The Particular Fishiness of Fish

Chase_Still Life-Fish

William Merritt Chase, Still Life–Fish, c. 1900. Oil on canvas, 44 1/2 x 56 1/8 in. Museum of Fine Arts, Boston, The Hayden Collection–Charles Henry Hayden Fund

In the early 20th century, William Merritt Chase returned with renewed vigor to still life painting, a genre he had pursued since the beginning of his career. Most but not all of these works were given over to fish, due at once to their popularity with collectors and museums and Chase’s great pleasure in their making. For this reason, Chase jokingly quipped, “It may be that I will be remembered as a painter of fish.” He explained at the end of his life his attraction to the “subtle and exquisitely colored tones of the flesh fresh from the water, the way their surfaces reflect the light.” When museum founder Duncan Phillips paid tribute to the artist upon his death, he singled Chase out as being “unequalled by any other painter in the representation of the shiny, slippery, fishiness of fish.”

Elsa Smithgall, Exhibition Curator

Karel Appel’s Unabashed Public Persona

Deputy Director for Curatorial and Academic Affairs Klaus Ottmann introduces Karel Appel: A Gesture of Color in this short video. Of Appel, Ottmann says, “his fast rise as an artist was to a large extent due to his unabashed public persona and his direct painting style that provoked public and critical debates.”

Who Was Dora Wheeler?

Chase_Portrait of Dora Wheeler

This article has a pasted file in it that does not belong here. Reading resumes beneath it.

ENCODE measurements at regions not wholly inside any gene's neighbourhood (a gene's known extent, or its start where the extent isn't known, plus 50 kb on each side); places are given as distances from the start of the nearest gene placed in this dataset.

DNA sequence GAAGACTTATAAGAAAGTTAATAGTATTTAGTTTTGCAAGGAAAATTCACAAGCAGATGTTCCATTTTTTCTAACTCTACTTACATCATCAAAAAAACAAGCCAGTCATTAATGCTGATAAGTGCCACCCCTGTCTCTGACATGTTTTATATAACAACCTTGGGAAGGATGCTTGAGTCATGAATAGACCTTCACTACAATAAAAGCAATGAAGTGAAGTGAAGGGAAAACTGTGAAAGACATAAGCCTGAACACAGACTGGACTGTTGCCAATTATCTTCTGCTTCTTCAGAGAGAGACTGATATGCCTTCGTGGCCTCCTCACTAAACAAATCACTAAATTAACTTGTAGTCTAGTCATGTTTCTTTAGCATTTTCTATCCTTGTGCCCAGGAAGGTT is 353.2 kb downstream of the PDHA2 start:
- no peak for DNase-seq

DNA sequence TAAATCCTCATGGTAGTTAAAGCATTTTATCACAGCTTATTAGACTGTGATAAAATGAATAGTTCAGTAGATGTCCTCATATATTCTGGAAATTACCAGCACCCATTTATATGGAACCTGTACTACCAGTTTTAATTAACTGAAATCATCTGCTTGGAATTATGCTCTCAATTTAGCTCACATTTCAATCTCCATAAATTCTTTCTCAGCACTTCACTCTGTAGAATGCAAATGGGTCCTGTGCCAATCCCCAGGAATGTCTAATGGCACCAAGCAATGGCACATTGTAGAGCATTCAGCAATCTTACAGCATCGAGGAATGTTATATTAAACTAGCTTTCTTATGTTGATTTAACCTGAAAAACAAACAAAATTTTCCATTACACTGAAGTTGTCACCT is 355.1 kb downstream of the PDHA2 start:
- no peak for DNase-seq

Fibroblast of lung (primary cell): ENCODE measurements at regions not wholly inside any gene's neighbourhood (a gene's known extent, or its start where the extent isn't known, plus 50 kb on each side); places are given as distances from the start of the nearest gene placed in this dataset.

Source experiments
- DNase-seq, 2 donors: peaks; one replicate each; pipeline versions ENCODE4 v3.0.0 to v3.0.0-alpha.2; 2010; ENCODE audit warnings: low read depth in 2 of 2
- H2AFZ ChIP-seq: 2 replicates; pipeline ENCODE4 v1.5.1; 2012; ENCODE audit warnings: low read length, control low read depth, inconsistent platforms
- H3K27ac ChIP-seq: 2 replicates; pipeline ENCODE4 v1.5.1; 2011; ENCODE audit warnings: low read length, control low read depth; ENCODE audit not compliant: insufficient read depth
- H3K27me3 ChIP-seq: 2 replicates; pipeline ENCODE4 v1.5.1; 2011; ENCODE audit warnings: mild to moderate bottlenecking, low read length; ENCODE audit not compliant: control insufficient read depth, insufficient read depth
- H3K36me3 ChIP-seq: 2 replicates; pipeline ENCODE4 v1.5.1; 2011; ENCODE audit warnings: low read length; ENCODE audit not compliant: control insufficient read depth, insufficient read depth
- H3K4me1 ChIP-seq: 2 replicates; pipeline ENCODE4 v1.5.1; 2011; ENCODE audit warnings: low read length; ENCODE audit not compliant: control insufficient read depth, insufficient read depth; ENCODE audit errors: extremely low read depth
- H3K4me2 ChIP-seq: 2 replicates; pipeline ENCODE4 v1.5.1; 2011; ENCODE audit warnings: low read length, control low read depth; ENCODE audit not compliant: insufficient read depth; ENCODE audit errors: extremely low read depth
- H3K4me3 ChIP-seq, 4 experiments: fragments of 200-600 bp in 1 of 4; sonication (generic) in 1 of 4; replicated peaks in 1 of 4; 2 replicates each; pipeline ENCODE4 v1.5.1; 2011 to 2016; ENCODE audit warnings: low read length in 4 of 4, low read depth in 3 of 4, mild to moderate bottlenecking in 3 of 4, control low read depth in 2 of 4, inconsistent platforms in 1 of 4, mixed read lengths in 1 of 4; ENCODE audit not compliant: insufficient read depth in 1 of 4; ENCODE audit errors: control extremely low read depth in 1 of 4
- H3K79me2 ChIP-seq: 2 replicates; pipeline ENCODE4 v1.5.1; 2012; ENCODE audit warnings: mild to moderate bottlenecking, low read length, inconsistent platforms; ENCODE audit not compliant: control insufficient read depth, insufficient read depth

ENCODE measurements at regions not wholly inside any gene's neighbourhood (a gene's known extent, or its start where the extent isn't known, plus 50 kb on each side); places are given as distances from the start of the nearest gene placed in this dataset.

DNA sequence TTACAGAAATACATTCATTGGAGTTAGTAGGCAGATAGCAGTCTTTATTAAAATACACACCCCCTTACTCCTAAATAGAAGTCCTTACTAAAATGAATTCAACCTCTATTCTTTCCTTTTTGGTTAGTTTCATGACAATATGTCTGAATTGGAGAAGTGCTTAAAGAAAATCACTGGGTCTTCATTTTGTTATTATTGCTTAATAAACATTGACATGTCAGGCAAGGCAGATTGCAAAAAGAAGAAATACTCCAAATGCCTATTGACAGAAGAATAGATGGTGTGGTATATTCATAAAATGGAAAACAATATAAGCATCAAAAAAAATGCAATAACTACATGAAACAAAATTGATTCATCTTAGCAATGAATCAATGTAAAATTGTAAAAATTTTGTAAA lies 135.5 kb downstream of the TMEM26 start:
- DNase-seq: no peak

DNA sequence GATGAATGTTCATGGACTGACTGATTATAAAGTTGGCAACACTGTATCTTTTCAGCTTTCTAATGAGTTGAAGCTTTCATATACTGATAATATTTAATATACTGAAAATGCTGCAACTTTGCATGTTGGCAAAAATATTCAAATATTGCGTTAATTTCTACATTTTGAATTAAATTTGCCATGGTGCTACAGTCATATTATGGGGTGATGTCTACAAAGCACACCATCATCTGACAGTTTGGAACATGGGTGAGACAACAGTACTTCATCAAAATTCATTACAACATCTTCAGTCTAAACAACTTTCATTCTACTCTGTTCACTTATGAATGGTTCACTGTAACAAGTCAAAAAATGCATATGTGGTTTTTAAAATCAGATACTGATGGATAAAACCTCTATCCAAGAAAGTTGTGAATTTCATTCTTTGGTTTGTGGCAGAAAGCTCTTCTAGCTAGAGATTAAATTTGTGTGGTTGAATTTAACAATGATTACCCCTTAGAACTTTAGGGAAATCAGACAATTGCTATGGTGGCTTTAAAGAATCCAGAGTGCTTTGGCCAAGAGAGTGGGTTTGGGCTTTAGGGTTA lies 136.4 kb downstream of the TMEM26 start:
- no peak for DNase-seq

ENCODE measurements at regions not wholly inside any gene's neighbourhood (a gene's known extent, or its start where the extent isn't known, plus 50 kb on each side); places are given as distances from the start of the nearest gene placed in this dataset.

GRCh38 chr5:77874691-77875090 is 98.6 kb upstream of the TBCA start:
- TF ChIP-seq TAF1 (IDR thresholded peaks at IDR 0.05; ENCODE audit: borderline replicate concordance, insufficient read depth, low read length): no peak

William Merritt Chase, Portrait of Dora Wheeler, 1882–83. Oil on canvas, 62 5/8 x 65 1/8 in. The Cleveland Museum of Art, Gift of Mrs. Boudinot Keith in memory of Mr. and Mrs. J. H. Wade

This is one of William Merritt Chase’s defining early masterworks that showcases his burgeoning talent as a still life painter and portraitist. Dora Wheeler was one of the artist’s first private students. Chase painted this portrait just as Wheeler returned from her training at the Academie Julian in Paris to establish a career in New York. The portrait exudes the quiet dignity of the sitter with the assured placement of her curled hand on her face, relaxed pose, and direct eye contact with the viewer. Dora’s mother, Candace Wheeler, owned a decorative textile firm, Associated Artists, in which her daughter worked as a designer. In the same building was Dora’s own art studio, where Chase painted this portrait. She sits on a grand Elizabethan chair with a blue art deco bowl full of narcissus on top of a carved ebony Chinese tabouret. The brilliant golden tones of the hanging tapestry extending from one edge of the canvas to the other serve as a dramatic foil to the rich brown and blue contrasting tones.

From the beginning, Chase conceived of the painting as an exhibition piece, one that would showcase his virtuosity and bolster his reputation. Chase’s approach builds on the legacy of the opulent illusionism of his Munich manner and asserts, with its richly layered palette of yellows, blues, and browns, the vibrancy of color and virtuoso brushwork that earned the artist international acclaim. Indeed, the groundbreaking nature of Portrait of Dora Wheeler catapulted Chase’s career, earning him honorable mention in 1883 at the Paris Salon and the gold medal in Munich’s Crystal Palace exhibition.

By contrast, the following year, when the painting made its United States debut in the Society of American Artists exhibition, it met with mixed praise because of its radical departure from the conventions of portrait painting. In his review of the show, painter W.C. Brownell expressed his dismay at how unagreeable the portrait was, arguing that Miss Wheeler “counts for next to nothing in it”—a mere decorative prop in the overall ensemble. Perhaps emulating the artist Whistler who signed his works with a butterfly, here Chase inscribed his personal insignia into the painting. Look at the upper left of the painting for the cat chasing its tail.

Elsa Smithgall, William Merritt Chase: A Modern Master exhibition curator